Meet the runner -Sarah Dudgeon
I met Sarah and her husband on a wall, waiting for the perfect moment to drop our bags off, before Seville marathon. She looked familiar but I couldn't put my finger on it. It wasn't until afterwards that I realised she was Sarah Dudgeon of MarathonTalk fame and owner of Art Of Your Success. Sarah had an amazing race at Seville Marathon running 2 hours and 55 minutes. She kindly agreed to answer some questions about her life, business and running. This is a great blog for all those training to break the 3 hour barrier!
I know you run your business ‘Art of your Success’ - how did you get into this and has it always been a full time job?
After 15 years in Government, mainly working on Climate Change policy, which I really enjoyed, I decided to follow a strong instinct to set up Art Of Your Success. It was an idea I had for years that wouldn’t go away, combining passions and skills for art, design, running & cycling, so I decided to be brave and act on it. Launching and running my own business is a daily marathon, but I’m proud it’s now an eCommerce business that provides gifts and stationery to inspire and celebrate success in people’s training and racing. It’s very satisfying selling products that my customers love and find meaningful to celebrate their own achievements.
What is your favourite product from Art Of Your Success?
One of my favourite products is my training diary. It took a lot of work from idea to completion, to make the ‘ideal’ journal, drawing on sports psychology and journaling elsewhere, and I find it very satisfying that so many people leave a review to say how helpful they find it. Apart from running, people have used it for gym workouts, cycling, cross-training, & even golf.
Why are you a runner?
I started as a way to fit in fresh air and exercise after the structure of team sports at school and university, and to fit in with working long hours. I stayed for all the reasons below, and it’s now an integral part of my life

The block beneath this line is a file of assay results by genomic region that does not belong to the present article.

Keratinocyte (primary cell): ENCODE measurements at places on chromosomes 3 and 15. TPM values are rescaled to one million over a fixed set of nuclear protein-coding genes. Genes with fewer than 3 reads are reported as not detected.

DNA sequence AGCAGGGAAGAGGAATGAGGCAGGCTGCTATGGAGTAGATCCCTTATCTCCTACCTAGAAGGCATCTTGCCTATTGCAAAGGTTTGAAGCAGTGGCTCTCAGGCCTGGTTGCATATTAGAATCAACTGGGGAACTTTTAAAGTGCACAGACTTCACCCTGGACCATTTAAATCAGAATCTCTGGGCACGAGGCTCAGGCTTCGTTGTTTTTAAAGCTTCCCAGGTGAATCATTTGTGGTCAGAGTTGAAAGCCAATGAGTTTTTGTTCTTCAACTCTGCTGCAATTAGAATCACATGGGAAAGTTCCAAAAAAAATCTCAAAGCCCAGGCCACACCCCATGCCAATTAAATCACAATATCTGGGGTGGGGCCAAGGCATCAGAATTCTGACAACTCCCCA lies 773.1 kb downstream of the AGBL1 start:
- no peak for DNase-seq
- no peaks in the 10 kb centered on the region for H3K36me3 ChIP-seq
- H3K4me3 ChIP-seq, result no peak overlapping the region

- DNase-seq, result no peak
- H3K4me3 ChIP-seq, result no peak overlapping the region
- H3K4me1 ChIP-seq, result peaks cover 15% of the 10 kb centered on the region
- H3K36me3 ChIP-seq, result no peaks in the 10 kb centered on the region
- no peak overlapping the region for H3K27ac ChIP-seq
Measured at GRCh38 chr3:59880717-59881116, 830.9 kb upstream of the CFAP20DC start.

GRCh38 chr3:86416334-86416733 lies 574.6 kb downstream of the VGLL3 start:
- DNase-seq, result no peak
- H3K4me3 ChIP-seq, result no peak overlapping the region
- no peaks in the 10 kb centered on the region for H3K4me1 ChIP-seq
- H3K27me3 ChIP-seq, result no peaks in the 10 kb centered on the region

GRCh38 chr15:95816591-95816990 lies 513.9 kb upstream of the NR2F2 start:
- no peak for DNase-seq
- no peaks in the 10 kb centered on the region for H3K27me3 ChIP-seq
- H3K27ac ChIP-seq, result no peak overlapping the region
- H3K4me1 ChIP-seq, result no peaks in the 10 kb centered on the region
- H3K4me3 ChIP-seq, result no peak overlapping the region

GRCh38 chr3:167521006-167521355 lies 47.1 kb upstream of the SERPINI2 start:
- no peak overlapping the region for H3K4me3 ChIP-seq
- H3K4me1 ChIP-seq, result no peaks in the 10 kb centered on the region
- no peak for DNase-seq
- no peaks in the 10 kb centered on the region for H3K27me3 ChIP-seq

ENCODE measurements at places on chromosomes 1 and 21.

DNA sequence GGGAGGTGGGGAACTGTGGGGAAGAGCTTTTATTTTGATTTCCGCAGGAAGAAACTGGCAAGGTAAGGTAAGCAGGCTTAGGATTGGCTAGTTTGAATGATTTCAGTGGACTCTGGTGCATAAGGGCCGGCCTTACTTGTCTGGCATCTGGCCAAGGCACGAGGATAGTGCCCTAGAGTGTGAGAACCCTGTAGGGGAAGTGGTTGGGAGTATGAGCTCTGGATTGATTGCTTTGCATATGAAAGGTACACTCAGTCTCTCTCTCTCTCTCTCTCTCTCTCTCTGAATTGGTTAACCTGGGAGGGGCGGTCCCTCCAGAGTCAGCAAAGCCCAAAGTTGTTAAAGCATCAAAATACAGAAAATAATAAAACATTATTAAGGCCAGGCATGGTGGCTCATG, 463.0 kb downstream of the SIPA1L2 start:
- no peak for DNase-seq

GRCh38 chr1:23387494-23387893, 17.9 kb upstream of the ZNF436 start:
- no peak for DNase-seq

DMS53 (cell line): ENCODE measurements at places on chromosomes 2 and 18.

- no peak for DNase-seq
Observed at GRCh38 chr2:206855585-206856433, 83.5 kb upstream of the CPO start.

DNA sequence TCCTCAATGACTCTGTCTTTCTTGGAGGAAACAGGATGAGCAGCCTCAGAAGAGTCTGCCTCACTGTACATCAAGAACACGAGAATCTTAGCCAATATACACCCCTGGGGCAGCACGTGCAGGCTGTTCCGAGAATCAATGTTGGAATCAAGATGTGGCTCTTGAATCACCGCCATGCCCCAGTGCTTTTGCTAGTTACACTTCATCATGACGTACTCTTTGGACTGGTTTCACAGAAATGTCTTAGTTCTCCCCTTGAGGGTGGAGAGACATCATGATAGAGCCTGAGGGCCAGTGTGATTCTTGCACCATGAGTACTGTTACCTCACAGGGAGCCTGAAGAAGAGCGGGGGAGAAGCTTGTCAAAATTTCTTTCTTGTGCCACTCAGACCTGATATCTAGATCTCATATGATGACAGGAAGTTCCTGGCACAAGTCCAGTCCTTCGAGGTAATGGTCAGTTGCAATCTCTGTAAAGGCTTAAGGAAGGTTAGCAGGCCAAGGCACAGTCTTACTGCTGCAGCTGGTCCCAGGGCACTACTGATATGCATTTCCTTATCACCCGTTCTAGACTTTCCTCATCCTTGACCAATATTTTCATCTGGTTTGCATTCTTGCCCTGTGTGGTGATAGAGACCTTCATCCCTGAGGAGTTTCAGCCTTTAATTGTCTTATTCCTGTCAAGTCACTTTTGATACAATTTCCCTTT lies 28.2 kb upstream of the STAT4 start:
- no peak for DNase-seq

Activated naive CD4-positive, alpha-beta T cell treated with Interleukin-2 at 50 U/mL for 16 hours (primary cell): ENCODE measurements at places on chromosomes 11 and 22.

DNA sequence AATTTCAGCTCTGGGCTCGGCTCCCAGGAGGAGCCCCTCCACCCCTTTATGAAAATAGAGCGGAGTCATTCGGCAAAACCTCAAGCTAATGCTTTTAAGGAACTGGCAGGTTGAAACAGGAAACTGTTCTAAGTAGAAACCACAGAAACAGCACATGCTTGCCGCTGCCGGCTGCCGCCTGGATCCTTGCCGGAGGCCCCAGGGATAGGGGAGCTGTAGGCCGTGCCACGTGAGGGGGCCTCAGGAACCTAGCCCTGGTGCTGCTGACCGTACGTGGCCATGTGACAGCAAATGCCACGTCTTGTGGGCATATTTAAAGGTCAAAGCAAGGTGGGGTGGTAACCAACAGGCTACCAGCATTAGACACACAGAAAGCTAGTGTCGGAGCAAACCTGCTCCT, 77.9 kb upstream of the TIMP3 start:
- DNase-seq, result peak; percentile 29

What motivates you to run?
I’ve realised I have a huge web of motivational reasons for running. It’s being outdoors (I never run on a treadmill), it’s the morning light (I run early). I nearly always get lots of ideas or solve problems on the run. I feel calmer after I run, and more able to tackle the day. Sometimes it’s beautiful routes or exploring a new place, sometimes it’s about talking, sometimes it’s challenging myself to go faster than I thought I could. I get motivation and fulfilment from this wonderful range of qualities that running can bring.
You’ve run a lot of marathons before. How many in total?
I’ve run around 50 marathons, made up of a mix of running for time, for fun or to see somewhere new.
Have you done an ultra before? If not, are you tempted?
I’ve run some trail ‘marathons’ which were 30+ miles, so as a marathon runner, I see that as an ultra ;) I’m very tempted by Comrades Marathon (another marathon title but actually an ultra) in South Africa, and will see if my body and mind fancy any more after that.
Previously you’ve been within seconds of breaking the 3-hour mark on two occasions. This time you absolutely smashed it! Did you do anything differently this time?
Thank you and yes, you’re right on the close calls! My PB was 3:00:04 and I also ran 3:00:28 in the epic headwind & rain of the Boston 2018 Marathon.
This time at Seville 2020, which you also ran, I finished in 2:55:27. I’d say I’ve trained harder and better for the last 2 years but had a day where finally the stars aligned at Seville. I’ve been in similar shape before but had an array of taper/ marathon day shockers, like unlucky weather or injuries, as we all agonisingly experience